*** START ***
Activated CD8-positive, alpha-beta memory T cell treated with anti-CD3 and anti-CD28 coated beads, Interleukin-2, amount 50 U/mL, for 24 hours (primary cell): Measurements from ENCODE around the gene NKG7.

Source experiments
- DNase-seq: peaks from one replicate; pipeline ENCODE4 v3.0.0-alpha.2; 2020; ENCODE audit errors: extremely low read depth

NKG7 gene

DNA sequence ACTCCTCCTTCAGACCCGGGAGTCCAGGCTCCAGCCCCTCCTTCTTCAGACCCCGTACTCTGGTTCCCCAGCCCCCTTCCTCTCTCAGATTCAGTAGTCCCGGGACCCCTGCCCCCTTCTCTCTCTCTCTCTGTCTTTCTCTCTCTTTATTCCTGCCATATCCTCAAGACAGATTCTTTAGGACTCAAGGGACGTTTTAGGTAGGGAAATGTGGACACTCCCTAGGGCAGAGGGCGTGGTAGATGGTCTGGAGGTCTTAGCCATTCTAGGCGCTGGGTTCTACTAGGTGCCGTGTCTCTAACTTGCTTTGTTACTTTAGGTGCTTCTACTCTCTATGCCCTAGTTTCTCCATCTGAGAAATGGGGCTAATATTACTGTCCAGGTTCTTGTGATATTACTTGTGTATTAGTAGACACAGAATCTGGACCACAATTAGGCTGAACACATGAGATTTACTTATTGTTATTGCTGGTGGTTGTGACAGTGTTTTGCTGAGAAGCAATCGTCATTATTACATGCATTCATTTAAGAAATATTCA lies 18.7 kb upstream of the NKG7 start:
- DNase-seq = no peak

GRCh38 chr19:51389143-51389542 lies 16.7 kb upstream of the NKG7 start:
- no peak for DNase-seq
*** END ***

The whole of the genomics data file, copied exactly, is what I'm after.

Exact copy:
Activated CD8-positive, alpha-beta memory T cell treated with anti-CD3 and anti-CD28 coated beads, Interleukin-2, amount 50 U/mL, for 24 hours (primary cell): Measurements from ENCODE around the gene NKG7.

Source experiments
- DNase-seq: peaks from one replicate; pipeline ENCODE4 v3.0.0-alpha.2; 2020; ENCODE audit errors: extremely low read depth

NKG7 gene

DNA sequence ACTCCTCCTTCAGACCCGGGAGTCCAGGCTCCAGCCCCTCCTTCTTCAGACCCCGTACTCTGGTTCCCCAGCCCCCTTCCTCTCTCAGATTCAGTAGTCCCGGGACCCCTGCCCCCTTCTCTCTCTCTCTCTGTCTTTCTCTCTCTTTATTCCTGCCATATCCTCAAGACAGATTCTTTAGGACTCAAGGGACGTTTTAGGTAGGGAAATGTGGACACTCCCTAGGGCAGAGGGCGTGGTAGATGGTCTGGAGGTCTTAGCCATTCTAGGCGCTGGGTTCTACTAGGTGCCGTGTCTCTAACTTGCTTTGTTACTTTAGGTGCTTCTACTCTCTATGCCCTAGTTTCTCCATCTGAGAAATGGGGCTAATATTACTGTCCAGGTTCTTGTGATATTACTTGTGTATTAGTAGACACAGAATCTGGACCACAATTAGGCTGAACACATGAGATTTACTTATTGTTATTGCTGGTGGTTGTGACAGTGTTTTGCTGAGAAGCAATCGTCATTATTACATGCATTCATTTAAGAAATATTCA lies 18.7 kb upstream of the NKG7 start:
- DNase-seq = no peak

GRCh38 chr19:51389143-51389542 lies 16.7 kb upstream of the NKG7 start:
- no peak for DNase-seq